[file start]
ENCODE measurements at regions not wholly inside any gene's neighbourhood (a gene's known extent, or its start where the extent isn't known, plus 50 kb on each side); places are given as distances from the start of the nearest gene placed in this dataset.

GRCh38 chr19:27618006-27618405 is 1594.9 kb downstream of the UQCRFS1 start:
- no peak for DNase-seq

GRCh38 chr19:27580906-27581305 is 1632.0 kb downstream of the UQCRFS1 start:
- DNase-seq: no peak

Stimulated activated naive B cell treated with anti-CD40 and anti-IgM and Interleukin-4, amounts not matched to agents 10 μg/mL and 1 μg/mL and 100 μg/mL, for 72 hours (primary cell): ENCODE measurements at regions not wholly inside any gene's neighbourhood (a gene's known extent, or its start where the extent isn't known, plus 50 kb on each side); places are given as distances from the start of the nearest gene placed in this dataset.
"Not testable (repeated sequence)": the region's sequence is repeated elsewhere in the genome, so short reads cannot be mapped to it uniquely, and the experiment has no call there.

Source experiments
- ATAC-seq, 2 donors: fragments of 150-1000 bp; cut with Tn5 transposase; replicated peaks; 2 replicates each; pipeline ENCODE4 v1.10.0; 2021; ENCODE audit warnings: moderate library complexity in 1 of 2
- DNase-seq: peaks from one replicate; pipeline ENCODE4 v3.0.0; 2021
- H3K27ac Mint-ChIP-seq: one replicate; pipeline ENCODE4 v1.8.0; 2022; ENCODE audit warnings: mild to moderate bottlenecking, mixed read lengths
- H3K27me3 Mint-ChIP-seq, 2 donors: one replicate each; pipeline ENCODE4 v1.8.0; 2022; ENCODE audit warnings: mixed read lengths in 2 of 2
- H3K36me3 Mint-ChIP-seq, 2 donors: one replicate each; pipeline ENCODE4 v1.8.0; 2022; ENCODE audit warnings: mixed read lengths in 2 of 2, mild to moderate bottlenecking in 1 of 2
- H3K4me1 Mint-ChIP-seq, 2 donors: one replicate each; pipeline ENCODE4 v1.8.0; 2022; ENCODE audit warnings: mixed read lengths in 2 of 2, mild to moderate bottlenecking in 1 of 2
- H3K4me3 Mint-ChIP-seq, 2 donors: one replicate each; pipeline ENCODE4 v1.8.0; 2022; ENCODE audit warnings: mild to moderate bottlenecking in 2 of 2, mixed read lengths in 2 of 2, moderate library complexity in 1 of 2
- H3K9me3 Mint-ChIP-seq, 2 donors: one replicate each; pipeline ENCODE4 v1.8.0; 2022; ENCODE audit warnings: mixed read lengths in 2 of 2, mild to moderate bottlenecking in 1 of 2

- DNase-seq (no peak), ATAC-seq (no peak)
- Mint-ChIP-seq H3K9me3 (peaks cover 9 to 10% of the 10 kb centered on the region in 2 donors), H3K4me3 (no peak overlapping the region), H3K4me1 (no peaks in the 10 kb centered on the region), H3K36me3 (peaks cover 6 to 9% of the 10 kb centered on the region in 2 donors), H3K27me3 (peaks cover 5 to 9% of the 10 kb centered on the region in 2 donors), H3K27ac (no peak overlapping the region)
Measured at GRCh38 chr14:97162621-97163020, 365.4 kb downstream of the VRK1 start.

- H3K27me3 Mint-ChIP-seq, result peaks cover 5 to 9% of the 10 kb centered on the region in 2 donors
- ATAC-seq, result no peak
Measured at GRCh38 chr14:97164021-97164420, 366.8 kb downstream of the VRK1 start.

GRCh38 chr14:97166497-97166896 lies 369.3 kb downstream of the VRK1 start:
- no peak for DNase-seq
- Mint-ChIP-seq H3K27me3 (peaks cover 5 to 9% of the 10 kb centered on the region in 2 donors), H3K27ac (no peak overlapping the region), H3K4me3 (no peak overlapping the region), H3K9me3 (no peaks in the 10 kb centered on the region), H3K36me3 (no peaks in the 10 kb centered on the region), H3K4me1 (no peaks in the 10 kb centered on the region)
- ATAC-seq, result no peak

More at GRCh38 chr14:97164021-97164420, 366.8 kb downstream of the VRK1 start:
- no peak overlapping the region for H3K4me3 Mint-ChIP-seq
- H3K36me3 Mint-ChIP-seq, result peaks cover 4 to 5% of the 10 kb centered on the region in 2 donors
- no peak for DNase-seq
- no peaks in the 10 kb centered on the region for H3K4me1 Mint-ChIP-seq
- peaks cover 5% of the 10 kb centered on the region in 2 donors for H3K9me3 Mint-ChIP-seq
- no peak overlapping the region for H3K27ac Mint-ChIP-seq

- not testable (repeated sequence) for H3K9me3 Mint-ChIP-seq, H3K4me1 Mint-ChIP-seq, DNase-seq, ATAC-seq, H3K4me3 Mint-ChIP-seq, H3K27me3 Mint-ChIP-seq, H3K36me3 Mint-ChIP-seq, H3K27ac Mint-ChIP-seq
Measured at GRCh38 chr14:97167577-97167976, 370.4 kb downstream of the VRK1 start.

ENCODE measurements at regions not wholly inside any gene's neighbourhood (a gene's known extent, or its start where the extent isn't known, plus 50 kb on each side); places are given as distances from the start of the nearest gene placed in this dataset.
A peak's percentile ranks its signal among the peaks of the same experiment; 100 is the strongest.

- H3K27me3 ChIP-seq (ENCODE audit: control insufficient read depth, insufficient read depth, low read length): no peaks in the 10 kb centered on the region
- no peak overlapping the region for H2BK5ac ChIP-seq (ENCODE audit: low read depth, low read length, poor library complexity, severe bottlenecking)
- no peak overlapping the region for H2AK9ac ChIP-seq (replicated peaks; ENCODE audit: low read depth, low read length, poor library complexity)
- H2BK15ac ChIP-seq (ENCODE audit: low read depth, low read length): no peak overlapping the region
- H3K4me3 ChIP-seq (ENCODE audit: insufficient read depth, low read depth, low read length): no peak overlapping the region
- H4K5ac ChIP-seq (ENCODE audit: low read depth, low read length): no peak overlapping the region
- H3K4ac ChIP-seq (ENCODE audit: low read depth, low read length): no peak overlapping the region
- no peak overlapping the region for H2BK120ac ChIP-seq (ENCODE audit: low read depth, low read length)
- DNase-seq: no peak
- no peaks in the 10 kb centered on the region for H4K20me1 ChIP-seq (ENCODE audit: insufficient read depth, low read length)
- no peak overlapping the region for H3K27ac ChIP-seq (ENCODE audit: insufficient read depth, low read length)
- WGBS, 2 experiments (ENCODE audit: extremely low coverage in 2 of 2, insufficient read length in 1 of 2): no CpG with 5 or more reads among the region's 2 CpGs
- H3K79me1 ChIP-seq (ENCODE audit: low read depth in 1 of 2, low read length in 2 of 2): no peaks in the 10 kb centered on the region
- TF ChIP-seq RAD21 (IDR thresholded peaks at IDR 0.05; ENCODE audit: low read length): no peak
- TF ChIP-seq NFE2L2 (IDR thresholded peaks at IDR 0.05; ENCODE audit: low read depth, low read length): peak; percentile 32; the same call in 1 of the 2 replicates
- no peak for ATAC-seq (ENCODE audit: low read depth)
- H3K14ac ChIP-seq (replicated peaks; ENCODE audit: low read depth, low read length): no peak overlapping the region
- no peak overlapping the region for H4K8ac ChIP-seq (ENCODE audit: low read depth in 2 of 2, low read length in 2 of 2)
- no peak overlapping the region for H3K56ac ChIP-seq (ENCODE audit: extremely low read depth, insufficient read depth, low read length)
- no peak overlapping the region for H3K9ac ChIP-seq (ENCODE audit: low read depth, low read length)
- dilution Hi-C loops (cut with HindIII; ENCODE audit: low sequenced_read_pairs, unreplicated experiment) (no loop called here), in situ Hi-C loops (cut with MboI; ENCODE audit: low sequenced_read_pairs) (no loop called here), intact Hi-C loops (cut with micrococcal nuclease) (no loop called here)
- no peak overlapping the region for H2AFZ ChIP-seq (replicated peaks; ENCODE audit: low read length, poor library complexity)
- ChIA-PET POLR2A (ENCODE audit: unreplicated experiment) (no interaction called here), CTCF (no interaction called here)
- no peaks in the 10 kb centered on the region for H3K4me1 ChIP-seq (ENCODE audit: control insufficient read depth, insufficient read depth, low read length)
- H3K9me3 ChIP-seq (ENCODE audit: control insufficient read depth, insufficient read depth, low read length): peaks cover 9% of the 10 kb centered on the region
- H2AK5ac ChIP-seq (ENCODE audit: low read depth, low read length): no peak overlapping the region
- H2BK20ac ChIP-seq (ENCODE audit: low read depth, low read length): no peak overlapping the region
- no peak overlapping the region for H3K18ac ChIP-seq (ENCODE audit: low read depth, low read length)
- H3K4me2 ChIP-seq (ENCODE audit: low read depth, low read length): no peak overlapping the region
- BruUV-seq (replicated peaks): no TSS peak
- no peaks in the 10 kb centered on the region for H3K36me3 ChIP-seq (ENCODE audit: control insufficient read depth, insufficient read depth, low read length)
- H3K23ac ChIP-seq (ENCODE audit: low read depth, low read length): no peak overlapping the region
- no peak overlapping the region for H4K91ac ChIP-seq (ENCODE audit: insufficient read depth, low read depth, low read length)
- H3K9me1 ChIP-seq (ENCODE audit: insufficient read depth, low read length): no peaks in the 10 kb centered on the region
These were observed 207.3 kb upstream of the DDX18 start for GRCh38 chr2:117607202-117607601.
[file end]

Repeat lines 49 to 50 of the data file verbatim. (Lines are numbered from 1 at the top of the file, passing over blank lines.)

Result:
- WGBS, 2 experiments (ENCODE audit: extremely low coverage in 2 of 2, insufficient read length in 1 of 2): no CpG with 5 or more reads among the region's 2 CpGs
- H3K79me1 ChIP-seq (ENCODE audit: low read depth in 1 of 2, low read length in 2 of 2): no peaks in the 10 kb centered on the region